Oat milk is all the rage these days. It’s a great dairy alternative and in some uses, like a latte, it’s even better due to soluble fiber that slightly gels when hot. However, it’s expensive to buy and some brands use way too many ingredients and add a lot of sugar and sodium. The easy solution, make it yourself! Minimal ingredients. A fraction of the price of store bought. And you can make as little or as much as you want.
Making your own oat milk has been around for a long time now, and I even blogged a recipe years ago for both plain and chocolate oat milk, I’ve learned some tricks and tips to make a better oat milk. There’s been plenty of trial and error to get it consistently right, but I’ve cracked that secret code, and I’m sharing it here with you!Jump to Recipe
Check out these great posts!
- Creamy Homemade Oat Milk
- Vegan Pumpkin Pie
- Homemade Apple Pie
- Veganized Pumpkin Spice Latte Sauce
- Homemade Lotion
Four tips to make your homemade oat milk so much better!
Oats start to cook even with warm water and the friction created in the blender can also cause slight cooking which makes an off texture to your oat milk. The trick is to add a couple of ice cubes into your cold water to keep the whole batch cold as it blends.
Caress, Don’t Squeeze
When straining out the liquid from the pureed oats there’s the innate drive to squeeze the cheesecloth or nut bag, but what you’re squeezing out is excess starch which makes your final product a bit slimy. Resist the urge to squeeze and your oatmilk will be creamy and not weird.
Make it Thicc
If you want your oatmilk to be thicker, similar to what you purchase in the store, you will need an added gum. Xanthan gum works great to thicken cold liquids and you don’t need much for a batch. You don’t need to add it, but if you don’t like the watery consistency of homemade oatmilk, this addition might be a gamechanger for you.
Slow Down Champ
You only need to blend or process the oats and water for 20-30 seconds. If you’re blending it for a long time then the oats will break down too much and you’ll have a slimy end result or it’ll have too fine of oats that will end up in your milk as sediment and make it slightly bitter. I don’t like slimy oat milk, and I struggled with some slime batches over the years.
Make it Gluten Free
Oats are a grass and don’t contain any of the proteins that trigger a gluten reaction for those who are allergic to wheat. There are four proteins found in wheat: albumin, globulin, gliadin, and gluten. People can be born with an allergy to one of them, or a combination, or form an allergy later in life. Oats don’t have any of these proteins, but if you have a wheat protein allergy you need to purchase Gluten Free oats. Why? Cross-contamination. Wheat and oats are often grown near each other due to similar growing cycles, and harvesting machines don’t get fully cleaned between harvests. There’s also cross-contamination at processing plants. Gluten Free oats are grown on their own, harvested with an oat exclusive machine, and processed in a gluten free facility. If you have a diagnosed gluten allergy, make sure to get GF oats. If you believe you might be gluten sensitive, you don’t need to worry about gluten in standard oats, because it’s not a guarantee there will be gluten and the amount will be minimal.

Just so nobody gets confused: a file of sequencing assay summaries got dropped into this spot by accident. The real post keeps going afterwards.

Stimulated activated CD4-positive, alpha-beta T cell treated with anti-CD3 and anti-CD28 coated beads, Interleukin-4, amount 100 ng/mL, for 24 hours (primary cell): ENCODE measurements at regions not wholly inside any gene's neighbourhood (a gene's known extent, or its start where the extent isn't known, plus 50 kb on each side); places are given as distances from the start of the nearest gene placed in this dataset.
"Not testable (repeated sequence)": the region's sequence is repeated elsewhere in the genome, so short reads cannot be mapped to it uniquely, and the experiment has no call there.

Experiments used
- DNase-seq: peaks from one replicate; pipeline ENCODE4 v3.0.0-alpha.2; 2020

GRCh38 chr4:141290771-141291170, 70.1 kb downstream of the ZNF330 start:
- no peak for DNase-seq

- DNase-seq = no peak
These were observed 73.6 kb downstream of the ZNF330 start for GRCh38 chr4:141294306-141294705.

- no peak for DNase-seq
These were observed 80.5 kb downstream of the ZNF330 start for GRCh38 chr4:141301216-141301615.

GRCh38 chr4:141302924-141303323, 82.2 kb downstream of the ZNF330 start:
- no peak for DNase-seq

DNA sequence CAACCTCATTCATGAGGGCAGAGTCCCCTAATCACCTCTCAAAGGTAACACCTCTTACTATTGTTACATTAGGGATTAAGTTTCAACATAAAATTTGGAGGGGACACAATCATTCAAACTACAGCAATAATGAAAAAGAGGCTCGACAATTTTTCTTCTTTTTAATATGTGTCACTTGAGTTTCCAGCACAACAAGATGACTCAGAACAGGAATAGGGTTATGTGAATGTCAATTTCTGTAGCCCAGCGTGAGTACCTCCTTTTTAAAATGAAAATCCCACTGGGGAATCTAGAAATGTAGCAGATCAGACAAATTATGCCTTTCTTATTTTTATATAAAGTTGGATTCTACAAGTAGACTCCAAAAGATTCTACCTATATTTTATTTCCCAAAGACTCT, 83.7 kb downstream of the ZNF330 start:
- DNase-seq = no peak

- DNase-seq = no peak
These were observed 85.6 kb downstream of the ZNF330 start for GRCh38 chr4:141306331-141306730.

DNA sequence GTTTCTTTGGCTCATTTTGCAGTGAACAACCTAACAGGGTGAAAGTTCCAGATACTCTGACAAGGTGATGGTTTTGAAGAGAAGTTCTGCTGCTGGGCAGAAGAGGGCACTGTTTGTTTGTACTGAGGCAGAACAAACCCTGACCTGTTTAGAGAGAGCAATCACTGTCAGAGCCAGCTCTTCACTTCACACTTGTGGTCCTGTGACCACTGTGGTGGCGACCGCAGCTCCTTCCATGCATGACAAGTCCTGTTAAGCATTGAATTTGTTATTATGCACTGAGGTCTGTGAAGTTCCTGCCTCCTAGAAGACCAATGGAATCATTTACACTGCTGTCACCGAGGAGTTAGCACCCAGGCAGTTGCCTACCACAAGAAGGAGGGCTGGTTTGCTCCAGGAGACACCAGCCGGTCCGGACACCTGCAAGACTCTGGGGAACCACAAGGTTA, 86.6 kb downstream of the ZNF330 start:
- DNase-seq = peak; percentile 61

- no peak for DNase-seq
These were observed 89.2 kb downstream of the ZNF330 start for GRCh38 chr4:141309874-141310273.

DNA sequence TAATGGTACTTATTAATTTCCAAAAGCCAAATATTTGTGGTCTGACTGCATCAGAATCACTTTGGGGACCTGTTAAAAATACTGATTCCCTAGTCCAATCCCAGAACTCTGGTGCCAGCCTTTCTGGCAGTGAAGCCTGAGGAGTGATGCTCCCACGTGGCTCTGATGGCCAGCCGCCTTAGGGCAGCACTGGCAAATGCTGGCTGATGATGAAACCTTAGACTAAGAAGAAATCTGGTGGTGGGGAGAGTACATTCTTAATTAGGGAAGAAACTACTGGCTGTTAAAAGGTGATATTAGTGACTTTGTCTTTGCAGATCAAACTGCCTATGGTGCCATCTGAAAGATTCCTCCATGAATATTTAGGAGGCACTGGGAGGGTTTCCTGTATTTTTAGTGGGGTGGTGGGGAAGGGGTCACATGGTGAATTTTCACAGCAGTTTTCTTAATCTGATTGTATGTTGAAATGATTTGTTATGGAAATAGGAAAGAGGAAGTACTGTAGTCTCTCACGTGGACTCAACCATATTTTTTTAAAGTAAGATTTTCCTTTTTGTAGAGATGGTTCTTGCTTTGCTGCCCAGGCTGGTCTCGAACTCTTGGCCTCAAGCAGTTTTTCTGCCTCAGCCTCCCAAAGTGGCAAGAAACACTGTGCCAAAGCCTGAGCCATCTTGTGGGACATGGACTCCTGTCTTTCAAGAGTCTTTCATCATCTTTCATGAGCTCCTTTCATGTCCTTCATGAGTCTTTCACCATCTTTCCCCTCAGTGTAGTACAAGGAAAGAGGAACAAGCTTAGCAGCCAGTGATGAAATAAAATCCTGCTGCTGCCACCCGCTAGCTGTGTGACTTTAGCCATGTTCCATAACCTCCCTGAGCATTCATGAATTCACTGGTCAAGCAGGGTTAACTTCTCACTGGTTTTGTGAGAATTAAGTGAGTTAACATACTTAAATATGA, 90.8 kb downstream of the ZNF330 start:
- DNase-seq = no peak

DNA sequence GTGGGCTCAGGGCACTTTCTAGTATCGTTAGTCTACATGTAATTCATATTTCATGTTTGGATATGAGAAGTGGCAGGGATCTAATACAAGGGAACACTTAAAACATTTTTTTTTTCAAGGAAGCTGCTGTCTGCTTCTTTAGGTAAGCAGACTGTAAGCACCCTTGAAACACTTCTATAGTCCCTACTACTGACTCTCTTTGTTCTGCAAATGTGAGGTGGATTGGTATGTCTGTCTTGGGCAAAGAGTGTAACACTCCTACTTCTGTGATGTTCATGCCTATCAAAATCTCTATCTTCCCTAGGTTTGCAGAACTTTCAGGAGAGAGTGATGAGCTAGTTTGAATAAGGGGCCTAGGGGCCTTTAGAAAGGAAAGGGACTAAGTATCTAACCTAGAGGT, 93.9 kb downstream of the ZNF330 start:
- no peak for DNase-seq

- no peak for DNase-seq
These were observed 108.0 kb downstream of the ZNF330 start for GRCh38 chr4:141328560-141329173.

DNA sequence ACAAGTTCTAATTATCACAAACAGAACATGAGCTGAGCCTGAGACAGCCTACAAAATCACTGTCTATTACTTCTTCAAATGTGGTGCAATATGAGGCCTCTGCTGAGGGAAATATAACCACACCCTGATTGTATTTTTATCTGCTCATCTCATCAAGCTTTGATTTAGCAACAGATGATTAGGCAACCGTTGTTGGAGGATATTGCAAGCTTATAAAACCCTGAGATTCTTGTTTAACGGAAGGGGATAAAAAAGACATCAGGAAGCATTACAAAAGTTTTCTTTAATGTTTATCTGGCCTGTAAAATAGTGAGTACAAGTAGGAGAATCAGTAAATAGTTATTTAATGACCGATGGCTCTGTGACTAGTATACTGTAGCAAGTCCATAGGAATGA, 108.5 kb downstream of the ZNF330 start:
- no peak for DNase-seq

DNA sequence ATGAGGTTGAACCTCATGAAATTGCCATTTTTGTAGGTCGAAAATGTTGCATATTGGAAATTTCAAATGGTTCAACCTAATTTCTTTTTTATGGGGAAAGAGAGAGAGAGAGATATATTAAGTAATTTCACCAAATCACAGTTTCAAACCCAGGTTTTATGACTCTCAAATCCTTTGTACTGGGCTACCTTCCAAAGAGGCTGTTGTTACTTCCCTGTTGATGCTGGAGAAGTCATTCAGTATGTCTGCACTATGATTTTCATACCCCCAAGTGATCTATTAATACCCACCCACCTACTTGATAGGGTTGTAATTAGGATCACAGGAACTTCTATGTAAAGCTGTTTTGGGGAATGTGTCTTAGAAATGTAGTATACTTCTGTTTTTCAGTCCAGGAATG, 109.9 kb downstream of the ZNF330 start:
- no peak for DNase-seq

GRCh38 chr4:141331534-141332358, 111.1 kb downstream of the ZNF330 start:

Make sure to check out the rest of the blog for even more great recipes like this veganized Rasta Pasta.
Homemade Oat Milk
- Fine mesh strainer or cheesecloth
- 1 cup old fashioned oats (GF is needed)
- 6 cups cold water
- 2 ice cubes (Don't skip)
- 1/2 teaspoon xanthan gum (Can omit)
- see notes for optional additions
- Add oats, water, and ice cubes to a blender. Blend for 15 seconds, preferably on a low speed if applicable. Let rest in the blender jar for 5 minutes.
- Slowly pour the contents of the blender through a fine mesh strainer or cheesecloth. Don't press it in the strainer, only allow gravity to do its job. If there is solid oats at the bottom of the blender jar you can stop pouring once you're at that level.
- Save the blended oats! They can be made into oatmeal, added to a smoothie, or into baked goods.
- At this point you have plain oat milk that is rather thin but good for baking and even drinking. If you want it a little more thick and creamy, clean out your blender jar, pour the oat milk into the blender with the xanthan gum. Blend for 15-20 seconds. Strain again just to ensure no oat solids.
- Store in the refrigerator for up to a week.
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